-by Rachel Fox
There couldn’t have been a better time or place to attend a screening of director Andrew Rossi’s both thoughtful and entertaining documentary Page One: A Year Inside the New York Times.
The screening took place amidst the just-breaking scandal of the shameful hack-job of a takedown that will be the legacy of the 168-year-old British paper the News of the World and within one of Vancouver’s few surviving independent cinemas (the Fifth Avenue). And it was hosted by Graham Peat, co-founder of the soon-to-be-gone but never-forgotten iconic video store Videomatica. The turbulent effect of the wired tsunami that has been threatening the erosion of many landscapes within traditional media planes could not have been better felt than on that particular day in that particular theatre.
The documentary is more than just a wistful or nostalgic love letter to one of the world’s most venerated news institutions, the so-called “Grey Lady.” It is an exploration of her relevance and role in a sea of constantly changing and frequently polluted, murky news cycles. The backdrop of the story ostensibly presents the broad scope of the paper’s history and influence, contrasting its past highs (the Pentagon Papers) and more recent lows (Judith Miller and the impact of her incorrect reporting of Iraq’s weapons of mass destruction) against its own current financial crisis: with fewer and fewer people paying for actual “news”, in a culture where people are eschewing traditional paid media for non-traditional aggregate entities like the Huffington Posts and Gawkers of the world, how can the Grey Lady manage to stay afloat? And more importantly – why do we need her to?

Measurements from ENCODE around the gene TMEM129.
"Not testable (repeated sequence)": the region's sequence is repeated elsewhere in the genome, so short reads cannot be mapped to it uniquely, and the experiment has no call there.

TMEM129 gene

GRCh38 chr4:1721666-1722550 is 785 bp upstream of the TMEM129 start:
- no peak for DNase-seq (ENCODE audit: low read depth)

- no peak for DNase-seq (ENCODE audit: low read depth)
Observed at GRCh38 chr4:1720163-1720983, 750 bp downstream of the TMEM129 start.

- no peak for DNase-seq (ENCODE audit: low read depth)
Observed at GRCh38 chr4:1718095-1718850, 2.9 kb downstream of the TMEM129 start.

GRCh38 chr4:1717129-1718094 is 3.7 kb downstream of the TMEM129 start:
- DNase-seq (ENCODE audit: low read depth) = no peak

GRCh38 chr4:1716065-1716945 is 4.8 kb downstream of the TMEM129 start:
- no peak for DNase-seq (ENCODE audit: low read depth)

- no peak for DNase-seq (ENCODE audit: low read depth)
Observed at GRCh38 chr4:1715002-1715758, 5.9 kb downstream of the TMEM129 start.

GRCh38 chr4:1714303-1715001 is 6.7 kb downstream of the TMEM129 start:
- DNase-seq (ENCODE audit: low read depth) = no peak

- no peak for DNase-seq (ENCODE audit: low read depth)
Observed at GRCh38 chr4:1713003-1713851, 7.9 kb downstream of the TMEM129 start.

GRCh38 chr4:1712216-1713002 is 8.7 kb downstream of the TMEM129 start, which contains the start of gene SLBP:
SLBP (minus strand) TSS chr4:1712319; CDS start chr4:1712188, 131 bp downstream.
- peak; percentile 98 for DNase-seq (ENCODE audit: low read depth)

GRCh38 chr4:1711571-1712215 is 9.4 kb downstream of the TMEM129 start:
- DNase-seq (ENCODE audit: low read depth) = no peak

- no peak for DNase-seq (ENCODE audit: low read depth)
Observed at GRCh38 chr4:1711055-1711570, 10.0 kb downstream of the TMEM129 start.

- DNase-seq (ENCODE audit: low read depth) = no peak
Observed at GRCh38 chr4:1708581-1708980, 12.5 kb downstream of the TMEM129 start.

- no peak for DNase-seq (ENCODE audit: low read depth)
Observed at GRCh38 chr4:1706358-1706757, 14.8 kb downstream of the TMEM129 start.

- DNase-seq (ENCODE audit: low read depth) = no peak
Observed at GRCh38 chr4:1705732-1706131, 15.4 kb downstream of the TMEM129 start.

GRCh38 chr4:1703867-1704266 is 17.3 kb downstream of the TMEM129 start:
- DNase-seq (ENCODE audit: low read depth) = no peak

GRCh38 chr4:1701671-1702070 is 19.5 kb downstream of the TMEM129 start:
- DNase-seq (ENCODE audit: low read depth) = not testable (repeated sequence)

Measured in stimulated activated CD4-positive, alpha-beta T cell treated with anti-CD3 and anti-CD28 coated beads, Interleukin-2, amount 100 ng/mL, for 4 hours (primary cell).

Along the way the audience is treated to a cast of worker-bees whose passion for their mistress seems fueled by both principled ethics and an extraordinary commitment to Coca-Cola. One of the most memorable of these dedicated employees has got to be media and culture columnist David Carr.
The raspy-voiced ex-cocaine addict is as adept at writing as he is at lobbing a smoulderingly articulated verbal grenade (which he does, several times, in some of the more hilarious moments of the film) at anyone who dares to raise his ire. Contrasted with digital wunderkind and blogger-turned-Times journalist Brian Stelter, Carr represents the old-school “analog” journalist. The push-and-pull between these two (Carr begrudgingly joins Twitter at Stelter’s behest; currently @Carr2n boasts 330,000 followers to @BrianStelter’s 67,000) beautifully illustrates many of the fissures and chasms within the current climate of modern-day journalism. Carr succinctly modernizes the great Marshall McLuhan for a digital audience by paraphrasing, “The media is not the message; the messages are the media.”
Page One is required viewing for anyone who wants to know how their news gets culled from its place of origin and distilled as a story in whichever medium they choose to digest it. While some of us may feel more than entitled to download the latest Michael Bay pyro-fest with zero hesitation, the effect of a modern society whose behaviour impacts judicious journalistic institutions is not without consequence. Like real news, some things – like music made by independent artists and movies rented from neighbourhood video stores or watched at your local cinema – are worth paying for.
Watch – Page One: A Year Inside The New York Times (trailer):